• While microservices focus on the decoupling of components, SOA promotes the reusability of services.
  • In microservices, each microservice can have its own data storage. In contrast, services in SOA share data storage.

Containerization and Kubernetes

enterprise software application - Containerization and Kubernetes

Containerization is essentially a software deployment process. It involves packaging an app and its dependencies into a container. The container contains everything needed to run the application. This includes code, runtime, frameworks, libraries, and configuration files.

Kubernetes

Kubernetes, also called K8s, is a widely used platform for efficiently managing services enclosed within containers. The open-source platform is designed to automate various time-consuming manual processes. These include deployment, management, and scaling.

Pros

  • Containerization simplifies app deployment and management. It provides a standardized runtime environment.
  • Containerization and Kubernetes promote portability. They enable apps to run consistently across different environments.
  • We can basically run a containerized app on nearly any infrastructure in any environment without worrying about the underlying OS.
  • Kubernetes offers automated scaling capabilities. This means applications can scale dynamically in response to changes in workload demand.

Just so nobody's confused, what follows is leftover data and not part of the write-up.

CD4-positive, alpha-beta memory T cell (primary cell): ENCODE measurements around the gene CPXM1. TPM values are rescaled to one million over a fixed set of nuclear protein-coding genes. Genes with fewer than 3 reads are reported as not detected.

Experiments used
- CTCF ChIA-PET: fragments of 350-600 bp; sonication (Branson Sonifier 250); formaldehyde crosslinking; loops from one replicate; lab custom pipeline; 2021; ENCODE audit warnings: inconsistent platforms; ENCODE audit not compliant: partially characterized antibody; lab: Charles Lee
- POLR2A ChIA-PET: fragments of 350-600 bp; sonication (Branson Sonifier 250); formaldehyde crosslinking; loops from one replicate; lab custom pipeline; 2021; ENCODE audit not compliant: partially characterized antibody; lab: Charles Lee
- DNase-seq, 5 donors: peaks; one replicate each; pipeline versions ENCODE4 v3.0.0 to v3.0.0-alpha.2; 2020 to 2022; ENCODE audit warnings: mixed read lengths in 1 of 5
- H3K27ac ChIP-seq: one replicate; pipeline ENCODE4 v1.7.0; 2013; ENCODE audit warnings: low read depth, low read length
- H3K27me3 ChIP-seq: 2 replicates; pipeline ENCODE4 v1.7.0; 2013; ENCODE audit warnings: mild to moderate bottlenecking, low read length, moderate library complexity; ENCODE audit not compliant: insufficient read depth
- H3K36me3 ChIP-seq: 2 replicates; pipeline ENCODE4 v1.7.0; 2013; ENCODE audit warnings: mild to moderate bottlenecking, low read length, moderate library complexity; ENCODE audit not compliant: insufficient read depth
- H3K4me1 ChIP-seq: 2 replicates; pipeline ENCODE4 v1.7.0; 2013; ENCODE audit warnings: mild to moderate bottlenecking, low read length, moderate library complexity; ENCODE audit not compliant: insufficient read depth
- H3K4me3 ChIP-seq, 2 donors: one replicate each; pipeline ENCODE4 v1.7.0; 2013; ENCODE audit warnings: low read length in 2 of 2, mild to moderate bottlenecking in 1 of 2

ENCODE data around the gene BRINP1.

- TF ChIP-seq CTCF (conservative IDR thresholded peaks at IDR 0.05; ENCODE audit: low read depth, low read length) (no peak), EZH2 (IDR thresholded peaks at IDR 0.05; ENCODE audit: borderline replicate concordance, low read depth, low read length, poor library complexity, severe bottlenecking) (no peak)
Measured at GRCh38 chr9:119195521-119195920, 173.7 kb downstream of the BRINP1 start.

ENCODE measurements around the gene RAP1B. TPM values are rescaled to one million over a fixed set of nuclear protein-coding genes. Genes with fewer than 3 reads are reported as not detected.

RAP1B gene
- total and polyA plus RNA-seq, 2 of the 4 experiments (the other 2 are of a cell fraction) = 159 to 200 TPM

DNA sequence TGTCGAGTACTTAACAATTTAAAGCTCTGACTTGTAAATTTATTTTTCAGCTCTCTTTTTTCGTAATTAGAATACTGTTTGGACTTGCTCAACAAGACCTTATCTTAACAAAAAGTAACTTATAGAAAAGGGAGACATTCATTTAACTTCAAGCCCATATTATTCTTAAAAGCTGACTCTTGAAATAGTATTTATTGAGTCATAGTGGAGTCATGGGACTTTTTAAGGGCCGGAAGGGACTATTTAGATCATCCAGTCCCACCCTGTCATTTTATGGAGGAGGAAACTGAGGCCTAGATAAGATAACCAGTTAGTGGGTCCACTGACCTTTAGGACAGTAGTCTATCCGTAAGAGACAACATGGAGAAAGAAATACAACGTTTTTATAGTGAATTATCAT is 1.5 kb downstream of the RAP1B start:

Cons

  • There are security concerns associated with the use of containers. This is because containers use the same kernel as the host OS,
  • Networking in containerized environments can be complex.
  • Implementing containers in enterprise software applications can be complex and involves a steep learning curve.

Best Practices for Kubernetes Deployment

Here are some best practices to make your Kubernetes deployment more efficient:

  • Leverage Kubernetes Namespace as it allows for better organization.
  • Use readiness probes and health checks.
  • Use resource requests and limits to ensure every pod has enough resources to function efficiently.
  • Use Helm package manager to simplify app deployment further.

Reactive Architecture

Reactive architecture allows us to build responsive, flexible, and resilient systems based on reactive programming. Systems based on this architecture can react to events and changes in real time. Thus providing interactive user experiences.

Pros

  • Reactive systems respond quickly to user requests, providing interactive user experiences.
  • These systems efficiently adapt to changing conditions, and they are designed to recover quickly from failures.
  • Reactive architecture enables systems to scale efficiently to handle increasing loads.